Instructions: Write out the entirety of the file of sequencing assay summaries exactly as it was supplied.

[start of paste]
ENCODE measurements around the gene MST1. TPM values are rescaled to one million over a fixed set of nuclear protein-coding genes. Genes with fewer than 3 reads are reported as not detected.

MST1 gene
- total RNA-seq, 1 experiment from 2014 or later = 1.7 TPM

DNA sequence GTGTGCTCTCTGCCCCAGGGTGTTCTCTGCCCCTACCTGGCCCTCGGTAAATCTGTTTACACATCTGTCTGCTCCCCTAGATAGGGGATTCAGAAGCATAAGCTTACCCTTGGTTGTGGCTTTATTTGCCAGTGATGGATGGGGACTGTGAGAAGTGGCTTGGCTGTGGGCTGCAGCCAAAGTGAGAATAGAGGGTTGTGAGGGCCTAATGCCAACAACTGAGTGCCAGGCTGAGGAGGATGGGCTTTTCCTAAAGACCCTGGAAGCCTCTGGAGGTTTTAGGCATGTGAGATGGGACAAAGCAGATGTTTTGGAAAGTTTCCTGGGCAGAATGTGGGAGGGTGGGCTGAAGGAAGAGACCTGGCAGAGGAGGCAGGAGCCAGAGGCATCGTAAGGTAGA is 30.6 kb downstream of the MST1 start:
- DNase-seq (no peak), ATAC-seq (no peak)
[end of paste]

ENCODE measurements around the gene MST1. TPM values are rescaled to one million over a fixed set of nuclear protein-coding genes. Genes with fewer than 3 reads are reported as not detected.

MST1 gene
- total RNA-seq, 1 experiment from 2014 or later = 1.7 TPM

DNA sequence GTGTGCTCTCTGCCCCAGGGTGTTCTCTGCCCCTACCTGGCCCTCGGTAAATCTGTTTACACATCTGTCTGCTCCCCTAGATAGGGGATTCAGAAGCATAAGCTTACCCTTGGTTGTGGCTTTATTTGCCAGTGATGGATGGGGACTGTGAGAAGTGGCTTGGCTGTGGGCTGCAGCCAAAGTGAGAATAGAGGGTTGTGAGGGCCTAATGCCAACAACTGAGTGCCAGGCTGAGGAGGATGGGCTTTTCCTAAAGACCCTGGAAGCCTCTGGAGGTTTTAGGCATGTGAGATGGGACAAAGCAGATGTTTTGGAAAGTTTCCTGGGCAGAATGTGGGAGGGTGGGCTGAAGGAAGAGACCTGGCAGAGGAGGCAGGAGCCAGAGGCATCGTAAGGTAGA is 30.6 kb downstream of the MST1 start:
- DNase-seq (no peak), ATAC-seq (no peak)